One correspondent to the ERA, after making some objections to the "Manual theory" of the translation of the Book of Mormon, closes his communication with the following post script:
P.S.-We don't think the writer of the Manual should answer this. Give us better authority.
It would have pleased the writer of the Manual had the editors of the ERA thought proper to have referred these questions concerning the translation of the Book of Mormon to someone else-to better authority-and there are many better authorities; but the editors have seen proper to refer the questions to the Manual writer, and they have received such consideration as he is able to give them, within the compass of these articles. Since the questions were referred to him, however, the Deseret News editorially has taken up the subject, and I am very pleased with the opportunity of presenting to this post script writer the better authority for which he longs; but he may be disappointed in the fact that the News writer sees this matter of translation substantially in the same light in which it was presented by the Manual:
A Current Question.
We have received from one of the wards in Idaho the following question, which we are requested to answer through the columns of the Deseret News. As it does not relate to any local matter which would come under the immediate jurisdiction of the ward or stake authorities, and is a subject that is receiving much attention just now, we will respond to the desire of our friend on this matter, as we are able. The question asked is as follows:
Did Joseph Smith the Prophet, in translating the Book of Mormon, use his own language in translating the book into the English language, or did he use what appeared to him in the Urim and Thummim as the interpretation of the Nephite characters, and would it pass away before it was correctly written?
We are of the opinion that the Manual for 1905-1906, prepared as a guide to the Young Men's Mutual Improvement Association in the study of the Book of Mormon, will give a sufficient answer. But there is some conflict of opinion, in consequence of statements purporting to have been made by David Whitmer and Martin Harris, concerning the manner in which the Prophet Joseph obtained the interpretation of the characters inscribed upon the metallic plates, which were in "reformed Egyptian" hieroglyphics. The idea conveyed by those statements was that when the Prophet Joseph looked into the Urim and Thummim he saw the characters that were on the plates, and underneath them their meaning in the English language, and that when reading them to the scribe who wrote for him, the line would not disappear and another take its place unless it was copied correctly.
The history of the Prophet Joseph Smith, prepared from his diary, does not afford that information, nor do we know of anything authentic as coming from him which gives a description or explanation of the manner of translation of the Nephite record. One thing, however, is very clear to us, and that is, that whether in prophecy or preaching or translating, the man inspired of God is not simply a talking machine, but one who is divinely impressed and enlightened and whose understanding is quickened and enlarged, but who still possesses all his faculties and the free agency which God has given to all mankind.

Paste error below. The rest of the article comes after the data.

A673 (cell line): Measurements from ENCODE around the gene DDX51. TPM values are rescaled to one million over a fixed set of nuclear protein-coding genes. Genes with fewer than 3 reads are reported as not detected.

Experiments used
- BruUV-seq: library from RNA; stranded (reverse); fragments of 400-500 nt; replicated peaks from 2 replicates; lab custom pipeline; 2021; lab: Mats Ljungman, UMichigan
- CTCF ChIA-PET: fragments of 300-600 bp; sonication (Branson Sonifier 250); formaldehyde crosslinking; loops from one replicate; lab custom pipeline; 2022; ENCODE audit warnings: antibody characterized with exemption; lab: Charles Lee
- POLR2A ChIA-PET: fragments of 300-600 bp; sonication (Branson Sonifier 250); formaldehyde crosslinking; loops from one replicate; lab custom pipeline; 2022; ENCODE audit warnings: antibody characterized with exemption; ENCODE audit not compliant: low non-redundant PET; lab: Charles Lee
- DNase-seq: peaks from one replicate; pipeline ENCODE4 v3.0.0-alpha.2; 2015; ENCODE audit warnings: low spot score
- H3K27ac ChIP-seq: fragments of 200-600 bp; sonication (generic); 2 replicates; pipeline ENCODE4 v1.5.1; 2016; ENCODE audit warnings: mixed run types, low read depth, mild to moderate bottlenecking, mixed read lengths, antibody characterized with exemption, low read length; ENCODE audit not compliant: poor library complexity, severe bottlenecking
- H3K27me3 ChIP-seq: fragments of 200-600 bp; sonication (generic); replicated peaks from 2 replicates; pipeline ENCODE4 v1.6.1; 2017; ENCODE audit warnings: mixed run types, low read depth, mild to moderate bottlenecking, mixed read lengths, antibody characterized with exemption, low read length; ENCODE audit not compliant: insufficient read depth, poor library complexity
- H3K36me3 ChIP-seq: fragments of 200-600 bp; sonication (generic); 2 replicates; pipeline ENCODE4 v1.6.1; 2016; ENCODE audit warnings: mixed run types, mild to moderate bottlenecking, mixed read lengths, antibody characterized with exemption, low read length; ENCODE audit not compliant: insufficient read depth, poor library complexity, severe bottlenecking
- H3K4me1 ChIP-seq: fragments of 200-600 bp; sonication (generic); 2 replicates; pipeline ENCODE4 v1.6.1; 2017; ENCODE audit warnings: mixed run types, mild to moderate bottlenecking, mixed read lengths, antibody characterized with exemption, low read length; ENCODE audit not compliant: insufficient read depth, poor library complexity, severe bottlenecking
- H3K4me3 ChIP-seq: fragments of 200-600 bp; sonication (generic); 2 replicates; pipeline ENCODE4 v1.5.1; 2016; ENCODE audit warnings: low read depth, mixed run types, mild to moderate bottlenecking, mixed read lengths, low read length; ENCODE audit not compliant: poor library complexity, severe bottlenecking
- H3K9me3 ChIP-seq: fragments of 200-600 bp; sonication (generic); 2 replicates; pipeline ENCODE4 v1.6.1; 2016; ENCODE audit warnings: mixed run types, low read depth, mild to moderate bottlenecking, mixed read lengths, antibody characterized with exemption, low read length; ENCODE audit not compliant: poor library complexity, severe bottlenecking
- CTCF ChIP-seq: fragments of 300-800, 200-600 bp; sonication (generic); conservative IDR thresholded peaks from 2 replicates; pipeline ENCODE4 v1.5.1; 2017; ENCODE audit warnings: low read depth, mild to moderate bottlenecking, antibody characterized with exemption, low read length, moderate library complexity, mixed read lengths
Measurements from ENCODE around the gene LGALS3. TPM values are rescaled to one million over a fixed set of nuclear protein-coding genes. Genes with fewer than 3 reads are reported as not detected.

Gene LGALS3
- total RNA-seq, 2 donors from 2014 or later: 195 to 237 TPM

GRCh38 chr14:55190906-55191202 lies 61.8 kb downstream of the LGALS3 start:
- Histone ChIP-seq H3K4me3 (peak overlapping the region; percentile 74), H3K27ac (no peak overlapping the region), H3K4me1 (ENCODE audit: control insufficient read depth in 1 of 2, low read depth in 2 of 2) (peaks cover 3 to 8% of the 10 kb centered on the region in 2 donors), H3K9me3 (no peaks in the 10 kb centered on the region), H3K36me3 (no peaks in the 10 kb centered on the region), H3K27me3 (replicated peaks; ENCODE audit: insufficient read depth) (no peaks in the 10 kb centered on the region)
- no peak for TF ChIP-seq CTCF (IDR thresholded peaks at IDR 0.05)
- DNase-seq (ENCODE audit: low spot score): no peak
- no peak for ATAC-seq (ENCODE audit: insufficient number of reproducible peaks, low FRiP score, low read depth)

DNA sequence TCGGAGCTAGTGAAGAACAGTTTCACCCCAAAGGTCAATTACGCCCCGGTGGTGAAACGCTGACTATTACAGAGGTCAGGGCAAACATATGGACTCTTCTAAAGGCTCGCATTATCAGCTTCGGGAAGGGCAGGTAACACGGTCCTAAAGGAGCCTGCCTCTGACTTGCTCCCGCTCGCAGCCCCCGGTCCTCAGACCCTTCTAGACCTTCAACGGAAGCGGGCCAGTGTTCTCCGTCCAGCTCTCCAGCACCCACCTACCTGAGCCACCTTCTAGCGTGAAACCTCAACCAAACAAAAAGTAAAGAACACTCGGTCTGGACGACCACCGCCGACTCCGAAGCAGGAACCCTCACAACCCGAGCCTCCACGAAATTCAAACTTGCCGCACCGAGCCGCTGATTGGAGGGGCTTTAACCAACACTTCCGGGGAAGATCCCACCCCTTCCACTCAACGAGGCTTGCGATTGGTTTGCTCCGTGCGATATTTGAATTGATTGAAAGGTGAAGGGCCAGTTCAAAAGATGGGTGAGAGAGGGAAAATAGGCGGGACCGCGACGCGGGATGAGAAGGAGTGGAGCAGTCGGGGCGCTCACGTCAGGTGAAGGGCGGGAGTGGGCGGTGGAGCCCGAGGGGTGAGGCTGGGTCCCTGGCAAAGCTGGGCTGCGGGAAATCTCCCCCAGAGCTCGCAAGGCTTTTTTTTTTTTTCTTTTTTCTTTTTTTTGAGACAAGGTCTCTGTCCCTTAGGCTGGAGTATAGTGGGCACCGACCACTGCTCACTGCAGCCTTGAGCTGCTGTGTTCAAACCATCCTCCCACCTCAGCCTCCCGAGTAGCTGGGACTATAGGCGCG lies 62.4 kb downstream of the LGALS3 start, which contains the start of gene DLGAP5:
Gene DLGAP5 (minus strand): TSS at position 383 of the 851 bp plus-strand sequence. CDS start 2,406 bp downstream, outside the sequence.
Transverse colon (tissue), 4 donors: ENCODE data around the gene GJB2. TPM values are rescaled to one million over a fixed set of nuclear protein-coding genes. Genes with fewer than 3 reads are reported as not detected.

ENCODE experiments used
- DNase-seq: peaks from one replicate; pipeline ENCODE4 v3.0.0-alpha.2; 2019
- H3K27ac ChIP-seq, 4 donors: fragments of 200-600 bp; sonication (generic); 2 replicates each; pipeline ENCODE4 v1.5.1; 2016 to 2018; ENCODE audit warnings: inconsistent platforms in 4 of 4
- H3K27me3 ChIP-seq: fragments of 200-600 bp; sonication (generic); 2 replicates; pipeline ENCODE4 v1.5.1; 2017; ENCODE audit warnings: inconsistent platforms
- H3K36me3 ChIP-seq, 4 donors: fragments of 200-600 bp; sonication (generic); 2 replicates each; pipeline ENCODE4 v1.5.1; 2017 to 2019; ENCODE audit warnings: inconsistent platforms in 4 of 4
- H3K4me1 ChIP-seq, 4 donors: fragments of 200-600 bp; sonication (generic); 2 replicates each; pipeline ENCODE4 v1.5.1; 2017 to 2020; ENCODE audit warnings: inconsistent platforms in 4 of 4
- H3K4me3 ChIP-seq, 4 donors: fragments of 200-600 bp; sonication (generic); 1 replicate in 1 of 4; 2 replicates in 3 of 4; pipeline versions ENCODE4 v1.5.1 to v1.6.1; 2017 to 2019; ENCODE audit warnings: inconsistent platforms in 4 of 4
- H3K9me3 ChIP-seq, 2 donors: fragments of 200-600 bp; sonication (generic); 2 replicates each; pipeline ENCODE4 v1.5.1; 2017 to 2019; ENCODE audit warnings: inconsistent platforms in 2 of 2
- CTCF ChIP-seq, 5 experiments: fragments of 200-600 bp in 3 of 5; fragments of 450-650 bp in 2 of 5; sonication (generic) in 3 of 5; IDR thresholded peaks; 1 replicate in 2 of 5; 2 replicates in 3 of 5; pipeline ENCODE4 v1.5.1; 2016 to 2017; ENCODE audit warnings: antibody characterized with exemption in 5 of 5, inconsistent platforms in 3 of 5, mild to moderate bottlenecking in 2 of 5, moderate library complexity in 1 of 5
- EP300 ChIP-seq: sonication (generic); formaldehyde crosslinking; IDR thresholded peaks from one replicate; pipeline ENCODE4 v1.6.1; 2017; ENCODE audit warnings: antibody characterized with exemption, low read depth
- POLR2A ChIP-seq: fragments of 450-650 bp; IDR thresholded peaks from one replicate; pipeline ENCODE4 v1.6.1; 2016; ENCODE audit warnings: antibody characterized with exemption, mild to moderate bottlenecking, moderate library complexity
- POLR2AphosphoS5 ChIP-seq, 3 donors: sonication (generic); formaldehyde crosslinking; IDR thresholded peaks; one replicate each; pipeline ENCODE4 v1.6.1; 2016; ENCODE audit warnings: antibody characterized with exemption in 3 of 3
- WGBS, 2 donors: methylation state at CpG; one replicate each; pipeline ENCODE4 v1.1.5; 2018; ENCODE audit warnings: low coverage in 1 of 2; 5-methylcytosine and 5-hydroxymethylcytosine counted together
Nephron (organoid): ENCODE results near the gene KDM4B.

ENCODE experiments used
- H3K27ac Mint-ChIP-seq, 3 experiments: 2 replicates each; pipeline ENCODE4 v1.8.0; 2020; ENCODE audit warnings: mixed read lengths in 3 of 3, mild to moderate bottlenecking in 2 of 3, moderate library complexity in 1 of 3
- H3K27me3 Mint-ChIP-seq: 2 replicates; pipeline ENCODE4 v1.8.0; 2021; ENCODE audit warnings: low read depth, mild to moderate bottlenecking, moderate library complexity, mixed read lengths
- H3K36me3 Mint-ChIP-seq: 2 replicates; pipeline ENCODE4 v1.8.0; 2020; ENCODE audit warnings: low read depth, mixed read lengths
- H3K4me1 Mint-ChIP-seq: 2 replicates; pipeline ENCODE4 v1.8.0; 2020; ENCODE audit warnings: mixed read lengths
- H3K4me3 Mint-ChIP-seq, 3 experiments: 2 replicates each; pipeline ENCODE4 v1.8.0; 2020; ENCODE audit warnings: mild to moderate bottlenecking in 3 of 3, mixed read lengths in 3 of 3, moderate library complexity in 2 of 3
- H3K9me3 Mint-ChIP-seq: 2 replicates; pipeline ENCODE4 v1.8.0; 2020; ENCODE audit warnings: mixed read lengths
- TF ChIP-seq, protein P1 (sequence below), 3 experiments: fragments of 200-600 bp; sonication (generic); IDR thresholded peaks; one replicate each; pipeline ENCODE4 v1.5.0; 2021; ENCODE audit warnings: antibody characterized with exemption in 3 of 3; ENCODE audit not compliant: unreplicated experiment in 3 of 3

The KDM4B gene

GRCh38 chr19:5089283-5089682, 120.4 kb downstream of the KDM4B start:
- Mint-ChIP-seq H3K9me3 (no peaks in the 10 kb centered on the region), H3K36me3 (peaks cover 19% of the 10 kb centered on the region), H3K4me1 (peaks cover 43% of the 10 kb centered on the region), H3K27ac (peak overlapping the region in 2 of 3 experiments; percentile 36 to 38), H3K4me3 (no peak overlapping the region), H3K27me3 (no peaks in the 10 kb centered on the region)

If all that was necessary for the Seer was to look into the instrument given to him as an aid in the work of translation, there would have been no real necessity for his possession of the plates, which he had to guard with such care. And if every word in English was supplied to him in the way supposed, it is not likely that any errors either in grammar or composition would be seen. We have not the slightest doubt that with the aid of those stones, and by the gift and power of God, Joseph was able to read the characters on the plates and understand their full signification, and that he expressed that in the ordinary language to which he was accustomed and according to his knowledge in the use of it, just as a person who translates anything from an ancient or modern language, the understanding of which he obtains by the ordinary means, and who would give it in English, according to the usual phraseology to which he was accustomed.
The prophets of old who spoke and wrote "as moved upon by the Holy Ghost," though inspired by the same spirit, expressed that which was given to them in their own way and with those distinctive peculiarities they each possessed. They were not acted upon against their own will, or as automatons. As Paul has it, "The spirits of the prophets are subject to the prophets." Any one who has enjoyed the spirit of revelation, either in prophecy, in testimony, in preaching, in interpretation of tongues, or in other spiritual gifts, knows what it is to receive light and truth by the power of God, which he speaks in his own language and in his own manner and style. He who has not been thus inspired, may not be able to understand how the meaning of the characters on the plates was made clear to the translator so that he could express it in his own language.